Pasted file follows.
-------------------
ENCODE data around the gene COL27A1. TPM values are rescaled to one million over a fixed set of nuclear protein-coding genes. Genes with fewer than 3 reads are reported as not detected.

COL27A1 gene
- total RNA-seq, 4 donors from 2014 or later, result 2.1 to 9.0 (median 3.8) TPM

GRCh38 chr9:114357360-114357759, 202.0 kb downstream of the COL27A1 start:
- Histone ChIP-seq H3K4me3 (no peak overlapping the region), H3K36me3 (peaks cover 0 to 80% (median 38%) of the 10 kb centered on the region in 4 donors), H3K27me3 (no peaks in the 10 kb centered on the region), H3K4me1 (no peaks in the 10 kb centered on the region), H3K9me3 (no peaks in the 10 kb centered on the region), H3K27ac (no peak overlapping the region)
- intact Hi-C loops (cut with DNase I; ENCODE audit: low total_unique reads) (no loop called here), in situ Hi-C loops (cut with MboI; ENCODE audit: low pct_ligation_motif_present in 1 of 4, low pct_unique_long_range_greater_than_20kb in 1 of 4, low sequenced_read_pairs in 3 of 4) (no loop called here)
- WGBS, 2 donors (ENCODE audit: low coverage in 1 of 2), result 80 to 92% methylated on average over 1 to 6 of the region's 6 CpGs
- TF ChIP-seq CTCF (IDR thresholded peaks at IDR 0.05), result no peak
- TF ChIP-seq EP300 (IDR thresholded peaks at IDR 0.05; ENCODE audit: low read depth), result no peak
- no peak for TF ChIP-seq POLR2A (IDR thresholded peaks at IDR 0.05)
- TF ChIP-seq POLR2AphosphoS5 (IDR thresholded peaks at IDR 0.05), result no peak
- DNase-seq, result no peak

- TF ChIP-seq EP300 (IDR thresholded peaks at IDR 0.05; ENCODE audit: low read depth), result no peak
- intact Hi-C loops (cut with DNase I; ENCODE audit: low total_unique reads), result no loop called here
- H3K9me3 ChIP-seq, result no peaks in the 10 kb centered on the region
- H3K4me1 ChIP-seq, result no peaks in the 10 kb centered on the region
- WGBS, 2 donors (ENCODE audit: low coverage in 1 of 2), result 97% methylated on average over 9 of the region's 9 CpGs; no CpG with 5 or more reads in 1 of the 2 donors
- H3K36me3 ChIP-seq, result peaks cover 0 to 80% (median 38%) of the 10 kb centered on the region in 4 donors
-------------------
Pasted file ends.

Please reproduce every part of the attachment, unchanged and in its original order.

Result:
ENCODE data around the gene COL27A1. TPM values are rescaled to one million over a fixed set of nuclear protein-coding genes. Genes with fewer than 3 reads are reported as not detected.

COL27A1 gene
- total RNA-seq, 4 donors from 2014 or later, result 2.1 to 9.0 (median 3.8) TPM

GRCh38 chr9:114357360-114357759, 202.0 kb downstream of the COL27A1 start:
- Histone ChIP-seq H3K4me3 (no peak overlapping the region), H3K36me3 (peaks cover 0 to 80% (median 38%) of the 10 kb centered on the region in 4 donors), H3K27me3 (no peaks in the 10 kb centered on the region), H3K4me1 (no peaks in the 10 kb centered on the region), H3K9me3 (no peaks in the 10 kb centered on the region), H3K27ac (no peak overlapping the region)
- intact Hi-C loops (cut with DNase I; ENCODE audit: low total_unique reads) (no loop called here), in situ Hi-C loops (cut with MboI; ENCODE audit: low pct_ligation_motif_present in 1 of 4, low pct_unique_long_range_greater_than_20kb in 1 of 4, low sequenced_read_pairs in 3 of 4) (no loop called here)
- WGBS, 2 donors (ENCODE audit: low coverage in 1 of 2), result 80 to 92% methylated on average over 1 to 6 of the region's 6 CpGs
- TF ChIP-seq CTCF (IDR thresholded peaks at IDR 0.05), result no peak
- TF ChIP-seq EP300 (IDR thresholded peaks at IDR 0.05; ENCODE audit: low read depth), result no peak
- no peak for TF ChIP-seq POLR2A (IDR thresholded peaks at IDR 0.05)
- TF ChIP-seq POLR2AphosphoS5 (IDR thresholded peaks at IDR 0.05), result no peak
- DNase-seq, result no peak

- TF ChIP-seq EP300 (IDR thresholded peaks at IDR 0.05; ENCODE audit: low read depth), result no peak
- intact Hi-C loops (cut with DNase I; ENCODE audit: low total_unique reads), result no loop called here
- H3K9me3 ChIP-seq, result no peaks in the 10 kb centered on the region
- H3K4me1 ChIP-seq, result no peaks in the 10 kb centered on the region
- WGBS, 2 donors (ENCODE audit: low coverage in 1 of 2), result 97% methylated on average over 9 of the region's 9 CpGs; no CpG with 5 or more reads in 1 of the 2 donors
- H3K36me3 ChIP-seq, result peaks cover 0 to 80% (median 38%) of the 10 kb centered on the region in 4 donors